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Legend of Moulin Huet   By:

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Author Of The Adventures of Carl Skinflint among the Fairies

Guernsey: Le Lievre, Printer, Star Office, 10, Bordage Street.




Though the story contained in the following pages has no connection with them, yet it is my wish to dedicate this little work to "The Conway Boys," and all those connected with that most invaluable institution, "H.M.S. Conway," lying at Rockferry, Birkenhead.

I have particular reason to speak well of the "Conway," as any "Boy" may know who may have been on board for the last five or six years, from the fact that two of my brothers, after passing a successful career under the careful teaching of the Rev. Henry O'Brien; L.L.D., Cork, continued to build on the good foundation laid, and left the "Conway" with credit both to their teachers and themselves. I shall always have pleasure in meeting with any "Conway Boy," and hearing of the good old ship to which I wish a long continuance of her success in preparing Boys creditably for one of the great sources of our national strength and wealth "Our Merchant Navy."

I must just add a word of thanks to my friends in Guernsey and elsewhere, who so kindly encouraged and supported me when publishing on a former occasion, and whom I see, by reference to the subscription list, coming forward again among some new friends with a repetition of their kindness.

Montpelier, Guernsey, 1872.


In the year 165 , when Cromwell had gained ascendancy in England and over the greater portion of the Channel Islands, there lived in Guernsey, at the Bay of Moulin Huêt, a miller of the name of Pierre Moullin. Unlike his class generally, he was a very morose man, hard in his dealings with the poor around him, and exceedingly unsympathizing in all his domestic relations, as will appear as our story unwinds itself. Before speaking of the family surroundings of Pierre Moullin we will glance at the circumstance which forms the basis of the present tale. Visitors to the Bay of Moulin Huêt, as well as to other parts of this and the surrounding Islands, may have observed a crimson appearance on the rocks, suggesting very sanguinary ideas, but for which, geologists doubtless, would be able to account in a very satisfactory manner. Looking at a portion of the original gully through which the water runs after passing through the mill wheel, we find that this crimson appearance is very visible, and as our purpose is not to raise scientific enquiries, we will take one of the fanciful reasons (of which there are two or three in existence), for this coloring on by the hand of Nature, which has so abundantly bedecked Guernsey in general, and Moulin Huêt in particular. Dipping into the Fairy lore of that part of the island, we find that many believe that some mischievous Fairies who annoyed the miller much with their nightly pranks were ground to pieces by the mill wheel becoming unfastened, and that their blood remains there to this day, as a warning to all others among the "good people" who might wish to vent their superfluous mischief in a like manner.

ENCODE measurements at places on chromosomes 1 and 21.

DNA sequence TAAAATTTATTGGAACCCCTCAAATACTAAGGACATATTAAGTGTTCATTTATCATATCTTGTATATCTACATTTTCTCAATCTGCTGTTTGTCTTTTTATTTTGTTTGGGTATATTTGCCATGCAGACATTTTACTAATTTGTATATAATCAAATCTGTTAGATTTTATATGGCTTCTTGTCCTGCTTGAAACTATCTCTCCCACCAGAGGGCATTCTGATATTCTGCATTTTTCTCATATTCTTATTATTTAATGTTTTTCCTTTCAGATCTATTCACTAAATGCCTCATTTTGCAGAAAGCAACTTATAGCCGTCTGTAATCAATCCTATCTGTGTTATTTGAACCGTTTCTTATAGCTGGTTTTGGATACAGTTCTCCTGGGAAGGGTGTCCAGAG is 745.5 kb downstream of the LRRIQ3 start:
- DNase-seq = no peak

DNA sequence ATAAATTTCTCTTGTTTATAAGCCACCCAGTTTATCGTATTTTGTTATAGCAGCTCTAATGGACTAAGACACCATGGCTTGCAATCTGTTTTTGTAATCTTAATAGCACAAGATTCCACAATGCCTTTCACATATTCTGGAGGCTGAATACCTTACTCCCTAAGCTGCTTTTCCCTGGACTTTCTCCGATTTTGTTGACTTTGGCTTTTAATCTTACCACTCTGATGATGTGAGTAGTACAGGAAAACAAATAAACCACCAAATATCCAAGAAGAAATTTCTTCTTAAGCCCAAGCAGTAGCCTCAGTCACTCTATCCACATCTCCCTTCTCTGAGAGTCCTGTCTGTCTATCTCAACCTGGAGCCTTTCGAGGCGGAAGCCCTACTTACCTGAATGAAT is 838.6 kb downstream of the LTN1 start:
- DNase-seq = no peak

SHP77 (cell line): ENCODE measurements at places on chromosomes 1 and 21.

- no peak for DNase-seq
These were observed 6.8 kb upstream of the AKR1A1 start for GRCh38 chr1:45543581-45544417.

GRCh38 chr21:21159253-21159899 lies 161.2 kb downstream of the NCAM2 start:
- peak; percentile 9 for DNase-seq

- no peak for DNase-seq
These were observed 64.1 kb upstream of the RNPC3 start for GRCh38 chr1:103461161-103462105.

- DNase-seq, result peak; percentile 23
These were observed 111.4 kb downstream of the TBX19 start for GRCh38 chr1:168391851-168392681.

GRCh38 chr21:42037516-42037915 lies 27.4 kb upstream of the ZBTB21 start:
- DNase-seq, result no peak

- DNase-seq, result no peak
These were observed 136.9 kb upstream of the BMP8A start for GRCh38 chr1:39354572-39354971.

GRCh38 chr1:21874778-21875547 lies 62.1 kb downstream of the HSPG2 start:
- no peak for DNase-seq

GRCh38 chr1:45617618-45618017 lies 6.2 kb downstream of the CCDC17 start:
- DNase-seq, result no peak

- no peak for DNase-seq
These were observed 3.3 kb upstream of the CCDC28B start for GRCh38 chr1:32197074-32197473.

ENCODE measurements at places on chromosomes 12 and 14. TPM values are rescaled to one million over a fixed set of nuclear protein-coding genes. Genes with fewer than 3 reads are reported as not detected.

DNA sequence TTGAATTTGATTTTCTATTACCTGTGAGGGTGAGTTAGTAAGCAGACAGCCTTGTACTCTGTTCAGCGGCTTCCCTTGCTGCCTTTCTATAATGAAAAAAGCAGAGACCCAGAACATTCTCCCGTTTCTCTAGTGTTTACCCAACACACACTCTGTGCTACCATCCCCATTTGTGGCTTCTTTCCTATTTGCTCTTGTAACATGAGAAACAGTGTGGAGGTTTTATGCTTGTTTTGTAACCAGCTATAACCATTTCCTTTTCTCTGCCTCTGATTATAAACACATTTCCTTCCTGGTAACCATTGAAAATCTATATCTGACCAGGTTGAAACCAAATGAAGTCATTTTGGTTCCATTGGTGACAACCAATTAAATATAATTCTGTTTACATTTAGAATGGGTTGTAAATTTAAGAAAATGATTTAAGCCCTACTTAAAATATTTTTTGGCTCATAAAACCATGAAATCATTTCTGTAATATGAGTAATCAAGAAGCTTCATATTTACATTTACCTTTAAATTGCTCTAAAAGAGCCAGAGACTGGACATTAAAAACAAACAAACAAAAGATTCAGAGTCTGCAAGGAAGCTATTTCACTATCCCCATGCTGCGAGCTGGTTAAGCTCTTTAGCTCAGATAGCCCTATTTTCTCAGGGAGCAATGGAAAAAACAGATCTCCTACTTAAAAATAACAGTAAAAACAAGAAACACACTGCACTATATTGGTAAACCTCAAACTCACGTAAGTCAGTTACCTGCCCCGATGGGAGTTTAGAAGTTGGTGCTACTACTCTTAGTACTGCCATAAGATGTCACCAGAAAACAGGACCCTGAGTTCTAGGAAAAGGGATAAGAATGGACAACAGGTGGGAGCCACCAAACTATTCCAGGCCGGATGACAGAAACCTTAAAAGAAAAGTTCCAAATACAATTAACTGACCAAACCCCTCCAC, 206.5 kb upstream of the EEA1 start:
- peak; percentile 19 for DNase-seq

So much for the Fairy lore in the Moulin Huêt Chronicles; but we must turn our attention elsewhere to find out whose blood it was that thus dyed the watercourse of the Moulin Huêt Mill.

At the time of which we are speaking, (the opening of the year 165 ) Pierre Moullin and his two children, a son and a daughter, lived in a house adjoining the mill, in fact, the same roof covered both mill and house, which were built facing the sea. The stream of water which turned the wheel was far more powerful than the present, as the old marks (still partially visible) denote. Pierre Moullin, like many of his fellow islanders, was a strong adherent of Cromwell; his son Hirzel was also, though perhaps he did not go quite as far as his father in his hatred of the Royalist party. He had nevertheless acquaintances among the Royalist soldiers who were quartered in the strong fortress at Jerbourg... Continue reading book >>

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